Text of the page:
Less Coverage; Deeper Learning

My own research and interest into the issues swirling around assessment in schools coincides with the new purpos/ed campaign. Below is another comment left on the Google Doc from which I am highlighting and instigating some further debate around the subject.

Teachers and leaders need to see this as a change in philosophy and pedagogy and that will take good cpd and leadership to embed. It is a shift in balance of teachers’ skills; requires planning which doesn’t depend on fixed SOW as has to flex and bend to meet the needs of young people, there can be no ‘one size fits all’. Also time has to given for reflection which means less ‘coverage’ but deeper learning.

this was commented on by another contributor:

reflection is especially important to give children the time to comment on how they feel about their learning; all too often the time given for plenary/reflection is painfully short. Also, reflection needs to be modelled and focussed to be effective…

An approach being unique to each individual school, even each class and child is something that must be baked into assessment for learning. This malleability must also be reflected in the curriculum that is being used as a foundation and also validated by senior staff in school. There must be a clear message that if assessment takes a curriculum or project into an unexpected direction it is ok, there must be space for the students to feel this and for the teacher to know it is OK.

All too often we are worried about “coverage”, and our supposed accountability to that, to ever venture from the well trodden path – but it is often on the edges where we find the most powerful learning opportunities.

One size will not fit all, as the contributor rightly points out and we all will face different challenges in the classes we work with – where there is a need for consistency is in the space provided to do it well.

The second comment touches on this point. Reflection is all to often an after-thought, nor is it actively taught, demonstrated and explicitly modelled. There needs to be more discussion about learning and the process we go through and this needs to be brought to the surface by the teacher.

Teachers and pupils alike need the space (from school leaders,from local authorities, from government) to adapt what they are doing to improve the learning process: the curriculum space to explore the edges; the timetable space to reflect on the process and the professional space to make judgements about where learning is heading.

Pic: Deep under

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Kate Pill
Guest
5 years 11 months ago

Good points – it is very tricky as a trainee (what with finding your feet in the classroom) to take this sort of practice into the field. Teaching – an infinitely rewarding but very complex career. Wouldn’t have it any other way 🙂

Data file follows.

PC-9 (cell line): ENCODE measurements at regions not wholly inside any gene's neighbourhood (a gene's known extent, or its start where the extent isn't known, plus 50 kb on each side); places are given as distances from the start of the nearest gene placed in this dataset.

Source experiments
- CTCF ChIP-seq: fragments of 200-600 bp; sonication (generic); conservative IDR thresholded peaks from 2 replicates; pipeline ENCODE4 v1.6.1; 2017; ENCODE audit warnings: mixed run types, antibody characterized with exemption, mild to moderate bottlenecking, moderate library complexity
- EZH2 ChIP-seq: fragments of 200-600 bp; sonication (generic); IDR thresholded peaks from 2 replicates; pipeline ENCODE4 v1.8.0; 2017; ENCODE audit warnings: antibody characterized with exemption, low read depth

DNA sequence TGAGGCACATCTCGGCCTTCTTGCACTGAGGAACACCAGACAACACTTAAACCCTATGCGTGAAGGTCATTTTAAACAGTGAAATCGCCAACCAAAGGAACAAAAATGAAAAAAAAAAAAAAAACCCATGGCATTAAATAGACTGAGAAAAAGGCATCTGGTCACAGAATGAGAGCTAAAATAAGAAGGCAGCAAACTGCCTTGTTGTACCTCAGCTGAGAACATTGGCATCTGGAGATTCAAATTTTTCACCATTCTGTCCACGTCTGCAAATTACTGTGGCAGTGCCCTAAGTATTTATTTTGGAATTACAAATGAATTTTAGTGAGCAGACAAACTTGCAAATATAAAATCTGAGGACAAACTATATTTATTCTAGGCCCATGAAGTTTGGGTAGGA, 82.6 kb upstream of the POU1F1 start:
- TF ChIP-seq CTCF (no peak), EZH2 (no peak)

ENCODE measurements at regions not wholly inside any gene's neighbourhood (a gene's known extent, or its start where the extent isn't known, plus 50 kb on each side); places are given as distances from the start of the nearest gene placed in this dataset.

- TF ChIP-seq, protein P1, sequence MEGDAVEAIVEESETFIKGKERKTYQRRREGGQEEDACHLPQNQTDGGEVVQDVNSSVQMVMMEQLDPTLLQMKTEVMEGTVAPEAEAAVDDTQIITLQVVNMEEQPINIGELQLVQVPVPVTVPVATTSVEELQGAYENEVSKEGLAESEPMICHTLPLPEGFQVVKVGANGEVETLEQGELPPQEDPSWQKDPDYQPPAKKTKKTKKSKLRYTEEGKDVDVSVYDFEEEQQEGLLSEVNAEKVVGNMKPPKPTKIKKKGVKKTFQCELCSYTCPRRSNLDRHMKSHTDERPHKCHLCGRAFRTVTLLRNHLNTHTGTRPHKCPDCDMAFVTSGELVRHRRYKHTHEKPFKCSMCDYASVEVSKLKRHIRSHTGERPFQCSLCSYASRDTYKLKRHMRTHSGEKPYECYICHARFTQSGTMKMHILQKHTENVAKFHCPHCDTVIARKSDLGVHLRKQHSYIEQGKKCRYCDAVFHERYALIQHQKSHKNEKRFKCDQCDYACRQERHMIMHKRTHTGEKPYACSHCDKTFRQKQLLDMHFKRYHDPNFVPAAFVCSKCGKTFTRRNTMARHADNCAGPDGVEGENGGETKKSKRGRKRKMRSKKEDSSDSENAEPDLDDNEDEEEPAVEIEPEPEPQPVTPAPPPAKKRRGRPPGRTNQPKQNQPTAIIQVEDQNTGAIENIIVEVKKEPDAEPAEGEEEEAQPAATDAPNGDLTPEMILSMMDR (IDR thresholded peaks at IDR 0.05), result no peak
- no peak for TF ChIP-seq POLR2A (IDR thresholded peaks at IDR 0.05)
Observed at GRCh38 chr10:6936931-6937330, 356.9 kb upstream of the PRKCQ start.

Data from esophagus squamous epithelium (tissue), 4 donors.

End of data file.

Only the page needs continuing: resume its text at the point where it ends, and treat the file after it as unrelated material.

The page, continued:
Colleen Young
Guest
5 years 11 months ago

Your post reminds me of a favourite quote of mine: “You can’t teach people everything they need to know. The best you can do is position them where they can find what they need to know when they need to know it.” Seymour Papert

Alison P
Guest
Alison P
5 years 11 months ago
At my last (primary) school we planned whole school topics (there were only 4 classes) and we made the topics whatever length we felt they would suit.  We planned from the national curriculum every year, looking at what we needed to pick up on from the previous year.  It worked well for us, the kids and parents were happy and although it was a bit more work for us it was so much more enjoyable – we got lots of variety and we were learning as well as the children. It’s amazing what you can get out of a two… Read more »
Alison P
Guest
Alison P
5 years 11 months ago
At my last (primary) school we planned whole school topics (there were only 4 classes) and we made the topics whatever length we felt they would suit.  We planned from the national curriculum every year, looking at what we needed to pick up on from the previous year.  It worked well for us, the kids and parents were happy and although it was a bit more work for us it was so much more enjoyable – we got lots of variety and we were learning as well as the children. It’s amazing what you can get out of a two… Read more »
Tracy Watanabe
Guest
5 years 11 months ago
Great question! I had just switched to a new school district and was starting my Master’s in Curriculum and Instruction. I wanted to try something I had a hunch would help my learners, which was focus on learning styles through Multiple Intelligences in number sense in math. It spilled over to all content areas and made me expand to looking at Bloom’s taxonomy. Before I knew it, I was doing PBL in my classroom (although I didn’t realize it at the time). The only way I could go in such depth was to not worry about the checklist of objectives.… Read more »
Anonymous
Guest
Anonymous
5 years 11 months ago

I think the language we use with students is a crucial in shaping a learning ethos. Thanks for your thoughts.

Anonymous
Guest
Anonymous
5 years 11 months ago

Some great advice here, thankyou so much for sharing some practical steps for implementing a reflective learning environment. “Joy, lots and lots of joy” sounds good to me.

Anonymous
Guest
Anonymous
5 years 11 months ago